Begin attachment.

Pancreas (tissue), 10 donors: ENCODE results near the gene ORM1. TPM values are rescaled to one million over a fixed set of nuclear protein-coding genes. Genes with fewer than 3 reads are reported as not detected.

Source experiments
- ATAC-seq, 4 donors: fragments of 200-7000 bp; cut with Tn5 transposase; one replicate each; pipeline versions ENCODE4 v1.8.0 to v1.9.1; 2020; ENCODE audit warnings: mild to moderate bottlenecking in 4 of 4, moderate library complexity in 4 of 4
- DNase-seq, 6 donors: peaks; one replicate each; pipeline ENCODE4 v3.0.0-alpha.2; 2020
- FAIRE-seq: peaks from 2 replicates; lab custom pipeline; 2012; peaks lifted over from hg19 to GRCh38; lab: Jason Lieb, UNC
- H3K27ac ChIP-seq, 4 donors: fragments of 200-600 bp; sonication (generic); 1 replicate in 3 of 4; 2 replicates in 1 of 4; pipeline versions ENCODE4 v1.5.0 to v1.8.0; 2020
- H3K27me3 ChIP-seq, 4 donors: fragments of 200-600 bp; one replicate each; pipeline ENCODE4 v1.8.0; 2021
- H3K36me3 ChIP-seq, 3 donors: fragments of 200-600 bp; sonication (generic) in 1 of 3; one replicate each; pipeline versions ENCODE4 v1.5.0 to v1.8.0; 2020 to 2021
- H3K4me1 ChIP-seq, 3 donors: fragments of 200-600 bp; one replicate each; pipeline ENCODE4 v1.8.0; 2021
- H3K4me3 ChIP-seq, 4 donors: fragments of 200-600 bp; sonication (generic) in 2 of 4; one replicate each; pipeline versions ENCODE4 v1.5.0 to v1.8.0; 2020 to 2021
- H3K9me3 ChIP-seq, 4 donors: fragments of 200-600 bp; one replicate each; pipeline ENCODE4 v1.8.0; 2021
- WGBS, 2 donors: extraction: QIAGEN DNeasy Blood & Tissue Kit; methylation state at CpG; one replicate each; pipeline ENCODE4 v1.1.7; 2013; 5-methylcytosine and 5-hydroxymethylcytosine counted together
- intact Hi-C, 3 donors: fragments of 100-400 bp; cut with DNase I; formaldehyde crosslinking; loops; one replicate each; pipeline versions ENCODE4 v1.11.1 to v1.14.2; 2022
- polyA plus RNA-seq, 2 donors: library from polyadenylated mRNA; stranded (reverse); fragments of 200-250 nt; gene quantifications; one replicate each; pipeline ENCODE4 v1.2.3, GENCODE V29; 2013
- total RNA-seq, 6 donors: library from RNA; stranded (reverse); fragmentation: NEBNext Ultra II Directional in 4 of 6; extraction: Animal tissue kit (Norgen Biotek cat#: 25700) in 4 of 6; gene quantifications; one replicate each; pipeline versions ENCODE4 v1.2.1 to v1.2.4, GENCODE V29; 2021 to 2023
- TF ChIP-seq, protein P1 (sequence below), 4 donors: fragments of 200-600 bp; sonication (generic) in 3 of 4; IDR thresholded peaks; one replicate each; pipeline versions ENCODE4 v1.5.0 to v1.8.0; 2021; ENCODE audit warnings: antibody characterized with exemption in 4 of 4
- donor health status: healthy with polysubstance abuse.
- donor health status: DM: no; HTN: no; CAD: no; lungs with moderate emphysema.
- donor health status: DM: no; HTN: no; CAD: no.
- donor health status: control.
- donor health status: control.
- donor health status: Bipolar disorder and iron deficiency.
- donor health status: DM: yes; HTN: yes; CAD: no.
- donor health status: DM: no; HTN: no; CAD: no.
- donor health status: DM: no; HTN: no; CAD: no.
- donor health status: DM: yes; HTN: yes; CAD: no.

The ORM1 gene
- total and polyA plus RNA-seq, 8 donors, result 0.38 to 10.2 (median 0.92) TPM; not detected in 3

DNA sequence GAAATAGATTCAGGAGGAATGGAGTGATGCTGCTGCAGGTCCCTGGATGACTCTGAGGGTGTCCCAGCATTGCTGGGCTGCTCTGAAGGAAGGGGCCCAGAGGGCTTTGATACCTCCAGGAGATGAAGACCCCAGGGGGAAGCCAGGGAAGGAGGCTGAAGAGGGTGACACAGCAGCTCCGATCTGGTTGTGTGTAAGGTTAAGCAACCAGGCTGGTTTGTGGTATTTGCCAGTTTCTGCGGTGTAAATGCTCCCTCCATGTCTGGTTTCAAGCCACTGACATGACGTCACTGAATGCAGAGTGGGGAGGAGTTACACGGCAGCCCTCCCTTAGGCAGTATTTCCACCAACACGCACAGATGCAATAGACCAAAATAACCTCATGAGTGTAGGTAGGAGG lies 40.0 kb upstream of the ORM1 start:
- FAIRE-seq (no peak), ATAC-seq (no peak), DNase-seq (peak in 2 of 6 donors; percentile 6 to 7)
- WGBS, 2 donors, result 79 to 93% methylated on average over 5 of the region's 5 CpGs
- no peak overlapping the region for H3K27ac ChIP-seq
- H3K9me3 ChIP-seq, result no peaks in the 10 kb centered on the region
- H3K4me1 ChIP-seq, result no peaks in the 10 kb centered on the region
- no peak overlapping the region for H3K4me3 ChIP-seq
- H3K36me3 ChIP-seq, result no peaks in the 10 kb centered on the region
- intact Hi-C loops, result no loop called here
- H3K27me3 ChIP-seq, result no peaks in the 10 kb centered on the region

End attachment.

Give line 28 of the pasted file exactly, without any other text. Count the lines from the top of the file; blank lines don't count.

- total and polyA plus RNA-seq, 8 donors, result 0.38 to 10.2 (median 0.92) TPM; not detected in 3